Le’Veon Bell’s decision to forgo $14.5M in guaranteed salary in 2019 and skip the entire season sets up an unprecedented foray into free agency this spring, with Bell’s market value the source of considerable debate.
Conversations with a handful of NFL general managers and salary-cap experts – some who would have a need for a running back of Bell’s stature and some who would not be in the market for him – revealed what could be a more tepid response to him. Bell would be an unrestricted free agent in 2019 unless the Steelers place a tag on him of some sort; sources said the team has informed the running back it plans to utilize the transition tag on him in 2019.
The designation would allow Bell to sign an offer sheet with any NFL team, with the Steelers given the right to match. Some NFL team executives believe Bell will have a difficult time exceeding the $14.5M salary he would have earned in 2019, much less the $21M fully guaranteed that Bell would have secured had he signed the long-term deal Pittsburgh had on the table in July. Even some within the NFLPA, who at various times throughout this two-year saga advised Bell’s team that they believed the best course of action was to sign the offers the Steelers had put forth, are skeptical if Bell will truly be able to command $16M-$17M per year on a long-term deal, with upwards of $40M guaranteed.
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Teams commonly linked with Bell in the media include the Jets, Colts, Eagles and Bucs. The Steelers believed throughout the season that the Eagles would be their best bet to trade Bell, but Philadelphia cooled on that prospect as the deadline approached and utilized funds to acquire receiver Golden Tate’s salary instead. One could make a case the Steelers’ rival, the Ravens, could be in the market for an elite back given a potential rebuild around raw quarterback Lamar Jackson and given Baltimore’s struggles in the run game this season.
But at what price?
One NFL cap guru who has been involved with deals in the running back market in recent years suggested: “I think he can get $12M-$13M a year, maybe, with two years essentially guaranteed. But is that enough to keep the Steelers from matching?”
One personnel executive whose team has been linked in the media as a potential landing spot for Bell in free agency strongly cautioned against it. “That’s not how I see us building our football team,” he said. “The media hype train about how much money Bell is going to make is not in line with what his market will actually be. How many teams are going to bring him in, as one of their highest-paid players, into a locker room that might not be as experienced as Pittsburgh’s? I really don’t think it’s that many. There are some major character concerns there.”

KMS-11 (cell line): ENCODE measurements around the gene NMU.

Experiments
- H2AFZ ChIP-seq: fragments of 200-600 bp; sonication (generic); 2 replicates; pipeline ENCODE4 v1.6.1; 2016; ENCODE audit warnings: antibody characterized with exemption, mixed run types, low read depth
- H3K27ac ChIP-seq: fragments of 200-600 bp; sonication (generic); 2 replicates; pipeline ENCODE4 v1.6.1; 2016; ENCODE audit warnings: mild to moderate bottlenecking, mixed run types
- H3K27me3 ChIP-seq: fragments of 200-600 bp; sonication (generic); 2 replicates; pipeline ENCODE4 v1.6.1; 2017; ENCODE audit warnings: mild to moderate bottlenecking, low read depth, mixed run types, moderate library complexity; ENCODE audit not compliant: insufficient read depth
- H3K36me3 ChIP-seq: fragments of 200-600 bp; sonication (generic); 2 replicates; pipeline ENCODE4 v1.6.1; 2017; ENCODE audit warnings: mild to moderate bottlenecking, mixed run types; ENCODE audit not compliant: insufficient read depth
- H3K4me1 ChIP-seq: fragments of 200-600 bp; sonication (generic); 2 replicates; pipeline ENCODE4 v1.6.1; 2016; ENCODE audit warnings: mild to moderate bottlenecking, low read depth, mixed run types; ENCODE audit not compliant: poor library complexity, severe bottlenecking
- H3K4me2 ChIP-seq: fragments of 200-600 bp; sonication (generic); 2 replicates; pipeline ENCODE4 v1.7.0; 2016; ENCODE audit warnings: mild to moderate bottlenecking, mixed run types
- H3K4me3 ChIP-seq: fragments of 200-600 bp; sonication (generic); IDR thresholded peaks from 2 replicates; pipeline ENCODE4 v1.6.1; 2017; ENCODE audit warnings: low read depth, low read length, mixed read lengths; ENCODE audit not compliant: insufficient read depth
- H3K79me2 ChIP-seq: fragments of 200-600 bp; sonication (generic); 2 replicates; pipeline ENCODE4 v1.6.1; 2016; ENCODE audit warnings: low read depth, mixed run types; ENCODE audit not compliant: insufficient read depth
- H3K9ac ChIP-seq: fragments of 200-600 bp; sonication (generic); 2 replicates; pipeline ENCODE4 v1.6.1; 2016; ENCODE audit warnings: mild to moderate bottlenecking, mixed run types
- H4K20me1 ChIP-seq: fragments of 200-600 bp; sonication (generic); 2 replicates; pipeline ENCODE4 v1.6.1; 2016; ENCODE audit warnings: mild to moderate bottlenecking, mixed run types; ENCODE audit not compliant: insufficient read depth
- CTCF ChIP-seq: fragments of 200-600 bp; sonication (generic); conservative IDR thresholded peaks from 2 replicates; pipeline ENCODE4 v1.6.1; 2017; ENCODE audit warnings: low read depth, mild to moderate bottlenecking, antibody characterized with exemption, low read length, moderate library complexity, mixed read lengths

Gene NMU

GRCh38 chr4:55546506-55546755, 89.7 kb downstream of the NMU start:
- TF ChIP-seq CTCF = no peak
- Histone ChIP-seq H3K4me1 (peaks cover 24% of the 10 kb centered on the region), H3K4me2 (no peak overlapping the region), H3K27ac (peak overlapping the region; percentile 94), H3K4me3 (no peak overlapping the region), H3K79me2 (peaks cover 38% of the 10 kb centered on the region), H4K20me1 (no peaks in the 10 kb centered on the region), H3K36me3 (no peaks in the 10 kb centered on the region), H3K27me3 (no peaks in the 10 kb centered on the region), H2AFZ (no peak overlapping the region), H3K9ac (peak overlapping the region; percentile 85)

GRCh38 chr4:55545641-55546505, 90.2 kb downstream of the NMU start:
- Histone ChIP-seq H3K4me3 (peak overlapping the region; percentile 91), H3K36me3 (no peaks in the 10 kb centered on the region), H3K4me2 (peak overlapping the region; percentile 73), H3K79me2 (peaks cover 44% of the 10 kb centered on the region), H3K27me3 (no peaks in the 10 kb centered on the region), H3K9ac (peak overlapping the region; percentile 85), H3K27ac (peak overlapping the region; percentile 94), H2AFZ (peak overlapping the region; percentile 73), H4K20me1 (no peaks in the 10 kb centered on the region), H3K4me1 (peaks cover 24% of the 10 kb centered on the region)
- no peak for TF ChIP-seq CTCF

A general manager of another team that has been oft-linked to Bell given their current roster and their abundance of cap space in 2019 said: “I’m just telling you, that’s not where we’re going to spend our money. We have other needs and I don’t see that guy as a fit in our locker room. It’s not worth the risk. He’s not going to get what (Todd) Gurley got, and I think he’s going to be disappointed in his guarantee.”
Of course, it makes sense for executives to try to deflate a player’s market and expected value this time of year, and obviously it only takes one fully committed owner for Bell to break the bank. But there are concerns about Bell’s past suspension and injury history, the way the Steelers players turned on him this season, how well Pittsburgh’s offense has performed without him, and the overall depreciation of the running back market in recent years, with rare exception (Gurley). His willingness to punt on the 2019 season will be something front offices have to work through as well. (“Who is to say he doesn’t do the same thing to me after his third year here, when all of the guaranteed money is gone, and the bonuses are paid?” said one general manager who doesn’t need a starting running back but has talked to several who do.)
“Does he get $15M a year on the open market – I don’t think so,” said one NFL cap executive who has done an exhaustive study of the running back market. “Maybe he averages $13M a year, but I don’t see him coming close to re-setting the market.”
With the Steelers already saving nearly $15M in actual payroll this season by Bell skipping out his weekly $850,000 paycheck, and with the team also aware that Conner’s pounding, violent running style could lead to further injury, it is not out of the question the team would match offers within reason, sources said. Securing Bell into the future would also allow the Steelers to deal him down the road, if they do an extension for Conner in a few years, hypothetically, and potentially recoup a decent return (they get no draft-pick compensation if they fail to match an offer for Bell while on the transition tag). Regardless, this saga is not yet over, and the ramifications of Bell’s unique stance will be more clear by the scouting combine in February, when the groundwork for much offseason work is put in place.
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